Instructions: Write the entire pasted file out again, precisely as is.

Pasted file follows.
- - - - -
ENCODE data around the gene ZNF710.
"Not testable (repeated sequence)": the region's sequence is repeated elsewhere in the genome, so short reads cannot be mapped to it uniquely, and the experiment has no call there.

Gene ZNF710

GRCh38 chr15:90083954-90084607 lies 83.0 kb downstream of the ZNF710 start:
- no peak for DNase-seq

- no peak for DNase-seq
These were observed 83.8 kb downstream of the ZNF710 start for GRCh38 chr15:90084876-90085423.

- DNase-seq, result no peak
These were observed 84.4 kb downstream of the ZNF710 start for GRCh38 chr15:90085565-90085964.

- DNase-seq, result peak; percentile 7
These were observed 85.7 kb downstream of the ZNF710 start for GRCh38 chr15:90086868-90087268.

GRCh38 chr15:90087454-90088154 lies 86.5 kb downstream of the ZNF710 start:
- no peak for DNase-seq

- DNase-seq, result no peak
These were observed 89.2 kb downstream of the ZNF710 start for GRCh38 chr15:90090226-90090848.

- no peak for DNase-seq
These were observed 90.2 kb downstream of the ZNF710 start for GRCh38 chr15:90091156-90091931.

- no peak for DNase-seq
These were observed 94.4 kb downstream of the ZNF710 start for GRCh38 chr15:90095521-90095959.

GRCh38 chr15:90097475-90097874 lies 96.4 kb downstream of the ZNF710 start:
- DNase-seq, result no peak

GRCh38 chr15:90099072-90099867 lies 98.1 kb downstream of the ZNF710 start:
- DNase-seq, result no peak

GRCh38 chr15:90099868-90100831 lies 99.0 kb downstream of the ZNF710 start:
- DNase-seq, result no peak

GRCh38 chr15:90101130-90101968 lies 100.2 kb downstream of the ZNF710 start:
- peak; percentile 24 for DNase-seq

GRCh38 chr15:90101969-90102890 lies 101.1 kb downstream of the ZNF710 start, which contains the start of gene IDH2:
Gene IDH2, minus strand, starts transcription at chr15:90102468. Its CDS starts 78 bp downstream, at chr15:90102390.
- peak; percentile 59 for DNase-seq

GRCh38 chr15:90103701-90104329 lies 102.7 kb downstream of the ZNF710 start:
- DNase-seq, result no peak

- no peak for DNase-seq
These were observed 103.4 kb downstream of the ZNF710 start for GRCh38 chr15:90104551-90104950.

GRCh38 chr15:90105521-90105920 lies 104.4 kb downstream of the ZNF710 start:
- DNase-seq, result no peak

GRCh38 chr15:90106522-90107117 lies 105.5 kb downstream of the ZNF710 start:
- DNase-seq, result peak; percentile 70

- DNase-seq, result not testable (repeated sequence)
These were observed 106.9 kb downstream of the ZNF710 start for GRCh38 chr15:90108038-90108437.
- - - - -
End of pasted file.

ENCODE data around the gene ZNF710.
"Not testable (repeated sequence)": the region's sequence is repeated elsewhere in the genome, so short reads cannot be mapped to it uniquely, and the experiment has no call there.

Gene ZNF710

GRCh38 chr15:90083954-90084607 lies 83.0 kb downstream of the ZNF710 start:
- no peak for DNase-seq

- no peak for DNase-seq
These were observed 83.8 kb downstream of the ZNF710 start for GRCh38 chr15:90084876-90085423.

- DNase-seq, result no peak
These were observed 84.4 kb downstream of the ZNF710 start for GRCh38 chr15:90085565-90085964.

- DNase-seq, result peak; percentile 7
These were observed 85.7 kb downstream of the ZNF710 start for GRCh38 chr15:90086868-90087268.

GRCh38 chr15:90087454-90088154 lies 86.5 kb downstream of the ZNF710 start:
- no peak for DNase-seq

- DNase-seq, result no peak
These were observed 89.2 kb downstream of the ZNF710 start for GRCh38 chr15:90090226-90090848.

- no peak for DNase-seq
These were observed 90.2 kb downstream of the ZNF710 start for GRCh38 chr15:90091156-90091931.

- no peak for DNase-seq
These were observed 94.4 kb downstream of the ZNF710 start for GRCh38 chr15:90095521-90095959.

GRCh38 chr15:90097475-90097874 lies 96.4 kb downstream of the ZNF710 start:
- DNase-seq, result no peak

GRCh38 chr15:90099072-90099867 lies 98.1 kb downstream of the ZNF710 start:
- DNase-seq, result no peak

GRCh38 chr15:90099868-90100831 lies 99.0 kb downstream of the ZNF710 start:
- DNase-seq, result no peak

GRCh38 chr15:90101130-90101968 lies 100.2 kb downstream of the ZNF710 start:
- peak; percentile 24 for DNase-seq

GRCh38 chr15:90101969-90102890 lies 101.1 kb downstream of the ZNF710 start, which contains the start of gene IDH2:
Gene IDH2, minus strand, starts transcription at chr15:90102468. Its CDS starts 78 bp downstream, at chr15:90102390.
- peak; percentile 59 for DNase-seq

GRCh38 chr15:90103701-90104329 lies 102.7 kb downstream of the ZNF710 start:
- DNase-seq, result no peak

- no peak for DNase-seq
These were observed 103.4 kb downstream of the ZNF710 start for GRCh38 chr15:90104551-90104950.

GRCh38 chr15:90105521-90105920 lies 104.4 kb downstream of the ZNF710 start:
- DNase-seq, result no peak

GRCh38 chr15:90106522-90107117 lies 105.5 kb downstream of the ZNF710 start:
- DNase-seq, result peak; percentile 70

- DNase-seq, result not testable (repeated sequence)
These were observed 106.9 kb downstream of the ZNF710 start for GRCh38 chr15:90108038-90108437.